Nanotechnology for marine species hatcheries

Photo of Acartia tonsa: the antennae are mainly used for balancing. Swimming is mainly achieved using the appendages on the underside of the body.

Aquaculture involves the cultivation of aquatic organisms such as fish, crustaceans, molluscs and aquatic plants. It represents an alternative solution to over-fishing and the disappearance of certain aquatic organisms that are sought-after due to the growing need for seafood.

In 2018, global production from aquaculture (source: FAO) reached 82.1 million tonnes of aquatic animals, 32.4 million tonnes of aquatic algae and 26,000 tonnes of pearls and ornamental shellfish, bringing the total to an all-time high of 114.5 million tonnes.

Despite worldwide progress in the field of marine aquaculture, this sector still has plenty of room for improvement (in terms of economic growth), but sometimes suffers from a poor image linked to the negative environmental impacts of aquaculture under the old production methods.

This increase calls for production control of classic and emerging marine species at all stages of rearing, and in particular the critical initial phase: the larval stage. To meet demand for fish fry, crustacean post-larvae or shellfish spat, hatcheries need to optimize their production performance during this phase.

Zooplankton and especially copepods are among the natural prey of fish larvae. Due to their nutritional value, these crustaceans are the most natural and relevant food source for larval rearing protocols. However, copepods are still difficult and costly to produce in sufficient quantities to meet the needs of hatcheries.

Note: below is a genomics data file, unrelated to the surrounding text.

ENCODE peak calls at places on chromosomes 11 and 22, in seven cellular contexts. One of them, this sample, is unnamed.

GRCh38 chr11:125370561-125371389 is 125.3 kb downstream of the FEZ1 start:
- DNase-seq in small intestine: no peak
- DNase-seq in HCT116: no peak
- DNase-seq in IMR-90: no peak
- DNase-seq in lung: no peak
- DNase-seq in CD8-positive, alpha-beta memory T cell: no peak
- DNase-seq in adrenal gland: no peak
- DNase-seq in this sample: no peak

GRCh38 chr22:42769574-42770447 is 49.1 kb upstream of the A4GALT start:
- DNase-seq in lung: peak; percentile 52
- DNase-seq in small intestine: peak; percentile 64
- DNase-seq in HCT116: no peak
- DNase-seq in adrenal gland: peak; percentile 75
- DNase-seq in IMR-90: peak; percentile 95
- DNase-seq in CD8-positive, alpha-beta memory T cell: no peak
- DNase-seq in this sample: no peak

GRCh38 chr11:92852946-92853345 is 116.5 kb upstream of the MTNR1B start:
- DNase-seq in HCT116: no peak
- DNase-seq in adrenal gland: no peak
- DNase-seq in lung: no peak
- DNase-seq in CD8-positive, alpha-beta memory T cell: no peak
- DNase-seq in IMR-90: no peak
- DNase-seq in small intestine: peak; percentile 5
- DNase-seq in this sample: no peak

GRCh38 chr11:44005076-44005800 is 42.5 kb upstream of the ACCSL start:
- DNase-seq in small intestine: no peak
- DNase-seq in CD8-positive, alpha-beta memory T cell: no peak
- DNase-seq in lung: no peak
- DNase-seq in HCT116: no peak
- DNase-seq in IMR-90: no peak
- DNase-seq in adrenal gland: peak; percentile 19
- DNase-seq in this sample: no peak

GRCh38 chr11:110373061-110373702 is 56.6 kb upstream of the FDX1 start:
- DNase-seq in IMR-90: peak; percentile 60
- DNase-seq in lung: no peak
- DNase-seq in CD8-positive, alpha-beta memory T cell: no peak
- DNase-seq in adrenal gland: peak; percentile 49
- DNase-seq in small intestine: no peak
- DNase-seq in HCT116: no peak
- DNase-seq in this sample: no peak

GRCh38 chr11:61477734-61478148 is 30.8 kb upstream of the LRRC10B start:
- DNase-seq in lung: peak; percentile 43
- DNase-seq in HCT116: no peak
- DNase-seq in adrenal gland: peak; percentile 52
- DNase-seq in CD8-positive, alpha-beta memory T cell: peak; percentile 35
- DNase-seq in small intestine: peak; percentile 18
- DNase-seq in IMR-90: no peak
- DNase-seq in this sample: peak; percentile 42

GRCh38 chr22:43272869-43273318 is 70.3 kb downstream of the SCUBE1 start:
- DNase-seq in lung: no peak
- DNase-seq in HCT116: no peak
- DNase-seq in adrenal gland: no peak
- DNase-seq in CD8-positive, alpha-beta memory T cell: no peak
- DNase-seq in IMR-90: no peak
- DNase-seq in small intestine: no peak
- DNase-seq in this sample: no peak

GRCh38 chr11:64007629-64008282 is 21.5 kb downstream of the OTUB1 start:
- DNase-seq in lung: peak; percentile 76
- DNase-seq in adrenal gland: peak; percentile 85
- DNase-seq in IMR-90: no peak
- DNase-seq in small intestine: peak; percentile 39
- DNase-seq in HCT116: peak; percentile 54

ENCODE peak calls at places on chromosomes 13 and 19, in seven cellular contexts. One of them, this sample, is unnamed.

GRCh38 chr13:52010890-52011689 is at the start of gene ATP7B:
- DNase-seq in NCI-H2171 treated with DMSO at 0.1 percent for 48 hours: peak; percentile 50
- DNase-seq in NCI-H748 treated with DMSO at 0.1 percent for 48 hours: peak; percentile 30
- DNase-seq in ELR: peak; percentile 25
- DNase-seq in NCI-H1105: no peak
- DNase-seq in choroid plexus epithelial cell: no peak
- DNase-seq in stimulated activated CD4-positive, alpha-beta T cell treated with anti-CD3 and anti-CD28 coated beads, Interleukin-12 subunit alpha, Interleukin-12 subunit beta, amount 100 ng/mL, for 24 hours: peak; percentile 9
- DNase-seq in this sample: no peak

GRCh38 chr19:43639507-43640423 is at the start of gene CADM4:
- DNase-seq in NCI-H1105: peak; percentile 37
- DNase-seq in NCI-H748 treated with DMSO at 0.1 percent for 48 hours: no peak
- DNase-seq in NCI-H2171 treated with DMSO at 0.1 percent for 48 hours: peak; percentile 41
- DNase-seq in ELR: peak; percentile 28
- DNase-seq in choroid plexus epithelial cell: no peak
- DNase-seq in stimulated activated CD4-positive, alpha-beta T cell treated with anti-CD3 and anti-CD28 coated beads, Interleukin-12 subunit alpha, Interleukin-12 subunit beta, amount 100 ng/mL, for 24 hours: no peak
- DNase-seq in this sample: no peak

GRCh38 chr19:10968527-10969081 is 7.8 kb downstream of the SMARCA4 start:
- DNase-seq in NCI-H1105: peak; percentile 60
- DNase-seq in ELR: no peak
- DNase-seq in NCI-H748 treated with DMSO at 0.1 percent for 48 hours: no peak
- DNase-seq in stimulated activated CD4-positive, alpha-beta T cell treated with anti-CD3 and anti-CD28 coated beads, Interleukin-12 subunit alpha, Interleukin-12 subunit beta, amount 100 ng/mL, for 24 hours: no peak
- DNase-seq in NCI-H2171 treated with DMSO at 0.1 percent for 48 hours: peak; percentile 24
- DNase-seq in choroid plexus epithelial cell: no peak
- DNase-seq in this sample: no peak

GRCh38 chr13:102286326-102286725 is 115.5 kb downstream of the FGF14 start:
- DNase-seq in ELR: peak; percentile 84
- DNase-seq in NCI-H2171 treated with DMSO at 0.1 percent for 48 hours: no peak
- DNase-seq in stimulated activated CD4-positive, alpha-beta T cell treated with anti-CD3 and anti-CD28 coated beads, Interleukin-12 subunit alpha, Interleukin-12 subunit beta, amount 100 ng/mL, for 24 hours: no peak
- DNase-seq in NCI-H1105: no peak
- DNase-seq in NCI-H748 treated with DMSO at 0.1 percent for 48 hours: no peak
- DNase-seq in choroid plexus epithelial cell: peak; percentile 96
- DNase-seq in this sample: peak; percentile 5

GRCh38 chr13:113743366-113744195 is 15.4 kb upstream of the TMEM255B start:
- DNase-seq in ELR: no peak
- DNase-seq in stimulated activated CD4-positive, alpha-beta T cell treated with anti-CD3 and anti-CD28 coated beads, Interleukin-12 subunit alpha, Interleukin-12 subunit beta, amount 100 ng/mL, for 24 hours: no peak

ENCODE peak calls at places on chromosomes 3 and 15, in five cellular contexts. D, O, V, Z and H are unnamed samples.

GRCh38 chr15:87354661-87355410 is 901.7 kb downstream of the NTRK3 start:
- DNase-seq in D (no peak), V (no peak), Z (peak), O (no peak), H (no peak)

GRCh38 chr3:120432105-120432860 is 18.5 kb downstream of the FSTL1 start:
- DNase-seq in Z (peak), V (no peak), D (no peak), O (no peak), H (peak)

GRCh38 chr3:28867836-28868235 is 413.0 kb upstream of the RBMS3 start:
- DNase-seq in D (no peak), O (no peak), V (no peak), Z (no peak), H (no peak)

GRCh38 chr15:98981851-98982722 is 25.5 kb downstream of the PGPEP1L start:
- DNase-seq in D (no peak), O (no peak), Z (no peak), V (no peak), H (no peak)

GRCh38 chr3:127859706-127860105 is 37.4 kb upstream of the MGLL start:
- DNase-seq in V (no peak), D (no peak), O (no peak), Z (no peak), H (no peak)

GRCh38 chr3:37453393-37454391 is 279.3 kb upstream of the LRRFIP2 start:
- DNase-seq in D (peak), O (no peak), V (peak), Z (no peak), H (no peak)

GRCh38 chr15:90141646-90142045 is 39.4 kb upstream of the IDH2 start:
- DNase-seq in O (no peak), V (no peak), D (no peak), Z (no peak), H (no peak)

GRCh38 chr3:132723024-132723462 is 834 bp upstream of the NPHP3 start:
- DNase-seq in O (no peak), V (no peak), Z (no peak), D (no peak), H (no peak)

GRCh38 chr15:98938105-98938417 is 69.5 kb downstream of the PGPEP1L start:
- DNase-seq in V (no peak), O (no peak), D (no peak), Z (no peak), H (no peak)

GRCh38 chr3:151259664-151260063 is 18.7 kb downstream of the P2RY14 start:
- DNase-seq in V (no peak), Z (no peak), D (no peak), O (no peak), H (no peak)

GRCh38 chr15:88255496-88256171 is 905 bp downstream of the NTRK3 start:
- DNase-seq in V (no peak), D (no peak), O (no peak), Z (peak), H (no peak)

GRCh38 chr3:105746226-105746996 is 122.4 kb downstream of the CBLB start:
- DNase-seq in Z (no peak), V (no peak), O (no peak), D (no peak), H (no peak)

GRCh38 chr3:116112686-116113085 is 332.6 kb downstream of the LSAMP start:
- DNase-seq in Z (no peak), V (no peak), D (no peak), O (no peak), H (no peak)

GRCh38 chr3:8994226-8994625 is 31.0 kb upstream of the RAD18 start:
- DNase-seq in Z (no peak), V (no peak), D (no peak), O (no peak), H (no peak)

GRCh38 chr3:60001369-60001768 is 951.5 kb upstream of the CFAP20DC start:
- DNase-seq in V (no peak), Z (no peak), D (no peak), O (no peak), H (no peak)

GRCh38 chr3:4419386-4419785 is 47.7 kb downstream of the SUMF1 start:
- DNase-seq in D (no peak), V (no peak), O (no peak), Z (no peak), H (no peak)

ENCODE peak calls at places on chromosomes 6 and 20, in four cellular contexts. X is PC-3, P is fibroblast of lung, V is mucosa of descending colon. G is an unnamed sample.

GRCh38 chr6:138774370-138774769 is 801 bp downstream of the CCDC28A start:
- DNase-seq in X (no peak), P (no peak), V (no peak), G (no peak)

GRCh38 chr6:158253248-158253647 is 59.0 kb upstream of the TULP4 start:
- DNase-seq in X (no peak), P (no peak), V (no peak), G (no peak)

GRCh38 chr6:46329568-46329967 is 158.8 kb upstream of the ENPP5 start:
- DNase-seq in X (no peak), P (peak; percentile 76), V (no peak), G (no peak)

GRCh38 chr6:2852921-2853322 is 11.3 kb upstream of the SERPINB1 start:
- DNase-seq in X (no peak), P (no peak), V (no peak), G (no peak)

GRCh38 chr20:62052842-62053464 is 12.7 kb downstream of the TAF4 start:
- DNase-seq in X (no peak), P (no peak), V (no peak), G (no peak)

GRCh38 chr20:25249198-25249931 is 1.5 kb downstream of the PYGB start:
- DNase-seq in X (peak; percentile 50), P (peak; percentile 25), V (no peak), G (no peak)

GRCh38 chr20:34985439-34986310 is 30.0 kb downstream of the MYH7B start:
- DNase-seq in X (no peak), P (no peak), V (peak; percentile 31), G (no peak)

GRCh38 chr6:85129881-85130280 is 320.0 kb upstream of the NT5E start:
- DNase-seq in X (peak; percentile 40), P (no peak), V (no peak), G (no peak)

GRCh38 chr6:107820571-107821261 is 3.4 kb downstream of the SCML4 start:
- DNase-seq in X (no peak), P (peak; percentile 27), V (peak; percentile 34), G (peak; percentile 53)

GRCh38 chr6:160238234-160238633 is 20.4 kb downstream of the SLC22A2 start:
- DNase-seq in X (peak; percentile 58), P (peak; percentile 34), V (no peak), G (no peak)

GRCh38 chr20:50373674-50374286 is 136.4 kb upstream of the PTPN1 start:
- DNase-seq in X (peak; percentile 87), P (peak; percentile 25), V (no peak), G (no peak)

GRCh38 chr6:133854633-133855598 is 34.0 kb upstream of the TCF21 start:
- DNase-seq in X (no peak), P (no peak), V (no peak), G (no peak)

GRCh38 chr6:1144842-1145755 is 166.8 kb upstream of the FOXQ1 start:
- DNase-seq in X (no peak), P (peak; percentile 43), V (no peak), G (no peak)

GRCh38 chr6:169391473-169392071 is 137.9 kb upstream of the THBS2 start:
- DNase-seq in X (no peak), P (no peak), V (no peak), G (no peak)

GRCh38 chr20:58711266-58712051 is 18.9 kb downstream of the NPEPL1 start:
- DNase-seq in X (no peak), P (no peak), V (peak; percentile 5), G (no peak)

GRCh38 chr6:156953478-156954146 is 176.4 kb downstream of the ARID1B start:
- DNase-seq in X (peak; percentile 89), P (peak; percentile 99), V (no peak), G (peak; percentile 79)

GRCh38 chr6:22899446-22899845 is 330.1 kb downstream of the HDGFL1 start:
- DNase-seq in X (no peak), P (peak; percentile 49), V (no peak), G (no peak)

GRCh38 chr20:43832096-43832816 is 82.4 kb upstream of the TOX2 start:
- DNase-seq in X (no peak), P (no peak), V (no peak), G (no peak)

In response to these challenges, the “NanoBioInterfaces” team at the Institute of Electronics, Microelectronics and Nanotechnology (IEMN) and the Oceanology and Geosciences Laboratory (LOG) have developed a strategy combining natural solutions and nanotechnology.** This new technology is based on the nano-formulation of natural compounds to significantly improve the productivity and quality of living prey such as artemia, rotifers and, above all, copepods. These copepods, enriched with natural compounds, are then used as feed for fish larvae, significantly improving survival rates, the risk of malformations, stress resistance and fry growth.

Artemia salina nauplii on day 5 after hatching (A) nanoparticle-fed and (B) algae-fed controls. Scale is 1mm.

** Stefka Le Fur, Sami Souissi, Rabah Boukherroub
Use of starch nanoparticles loaded with active molecules for aquaculture
Filed on 21/10/2019
National registration number: FR 19 11761
Publication no.: 3 102 040 A1
Use of starch nanoparticles loaded with active molecules for aquaculture
WO2021078743 (A1) – 2021-04-29